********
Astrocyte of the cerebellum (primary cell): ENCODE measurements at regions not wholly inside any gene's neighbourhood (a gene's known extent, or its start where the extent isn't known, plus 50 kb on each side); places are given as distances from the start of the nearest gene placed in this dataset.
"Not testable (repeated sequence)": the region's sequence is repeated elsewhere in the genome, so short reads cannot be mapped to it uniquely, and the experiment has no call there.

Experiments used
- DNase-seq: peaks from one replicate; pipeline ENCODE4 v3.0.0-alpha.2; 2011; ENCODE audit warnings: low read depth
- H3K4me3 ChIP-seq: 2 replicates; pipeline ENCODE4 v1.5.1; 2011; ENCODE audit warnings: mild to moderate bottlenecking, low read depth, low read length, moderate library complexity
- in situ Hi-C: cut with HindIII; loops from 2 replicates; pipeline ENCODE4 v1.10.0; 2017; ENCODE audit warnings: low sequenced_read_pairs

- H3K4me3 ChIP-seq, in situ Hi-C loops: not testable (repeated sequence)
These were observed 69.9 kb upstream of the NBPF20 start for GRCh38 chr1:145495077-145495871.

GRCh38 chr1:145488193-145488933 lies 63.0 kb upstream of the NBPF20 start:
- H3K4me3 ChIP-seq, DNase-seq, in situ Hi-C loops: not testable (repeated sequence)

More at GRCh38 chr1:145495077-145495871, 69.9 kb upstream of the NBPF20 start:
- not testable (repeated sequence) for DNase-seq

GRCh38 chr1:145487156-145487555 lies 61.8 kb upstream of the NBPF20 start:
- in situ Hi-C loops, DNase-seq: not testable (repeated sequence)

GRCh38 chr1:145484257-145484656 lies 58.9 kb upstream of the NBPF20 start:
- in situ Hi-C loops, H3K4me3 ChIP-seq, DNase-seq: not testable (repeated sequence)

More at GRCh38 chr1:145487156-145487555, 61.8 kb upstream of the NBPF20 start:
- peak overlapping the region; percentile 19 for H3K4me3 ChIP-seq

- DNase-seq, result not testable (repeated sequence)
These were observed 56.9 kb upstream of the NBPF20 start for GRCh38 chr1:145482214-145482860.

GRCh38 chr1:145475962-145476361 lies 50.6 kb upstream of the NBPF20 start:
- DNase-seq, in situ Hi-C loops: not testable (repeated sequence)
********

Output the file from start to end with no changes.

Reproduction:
Astrocyte of the cerebellum (primary cell): ENCODE measurements at regions not wholly inside any gene's neighbourhood (a gene's known extent, or its start where the extent isn't known, plus 50 kb on each side); places are given as distances from the start of the nearest gene placed in this dataset.
"Not testable (repeated sequence)": the region's sequence is repeated elsewhere in the genome, so short reads cannot be mapped to it uniquely, and the experiment has no call there.

Experiments used
- DNase-seq: peaks from one replicate; pipeline ENCODE4 v3.0.0-alpha.2; 2011; ENCODE audit warnings: low read depth
- H3K4me3 ChIP-seq: 2 replicates; pipeline ENCODE4 v1.5.1; 2011; ENCODE audit warnings: mild to moderate bottlenecking, low read depth, low read length, moderate library complexity
- in situ Hi-C: cut with HindIII; loops from 2 replicates; pipeline ENCODE4 v1.10.0; 2017; ENCODE audit warnings: low sequenced_read_pairs

- H3K4me3 ChIP-seq, in situ Hi-C loops: not testable (repeated sequence)
These were observed 69.9 kb upstream of the NBPF20 start for GRCh38 chr1:145495077-145495871.

GRCh38 chr1:145488193-145488933 lies 63.0 kb upstream of the NBPF20 start:
- H3K4me3 ChIP-seq, DNase-seq, in situ Hi-C loops: not testable (repeated sequence)

More at GRCh38 chr1:145495077-145495871, 69.9 kb upstream of the NBPF20 start:
- not testable (repeated sequence) for DNase-seq

GRCh38 chr1:145487156-145487555 lies 61.8 kb upstream of the NBPF20 start:
- in situ Hi-C loops, DNase-seq: not testable (repeated sequence)

GRCh38 chr1:145484257-145484656 lies 58.9 kb upstream of the NBPF20 start:
- in situ Hi-C loops, H3K4me3 ChIP-seq, DNase-seq: not testable (repeated sequence)

More at GRCh38 chr1:145487156-145487555, 61.8 kb upstream of the NBPF20 start:
- peak overlapping the region; percentile 19 for H3K4me3 ChIP-seq

- DNase-seq, result not testable (repeated sequence)
These were observed 56.9 kb upstream of the NBPF20 start for GRCh38 chr1:145482214-145482860.

GRCh38 chr1:145475962-145476361 lies 50.6 kb upstream of the NBPF20 start:
- DNase-seq, in situ Hi-C loops: not testable (repeated sequence)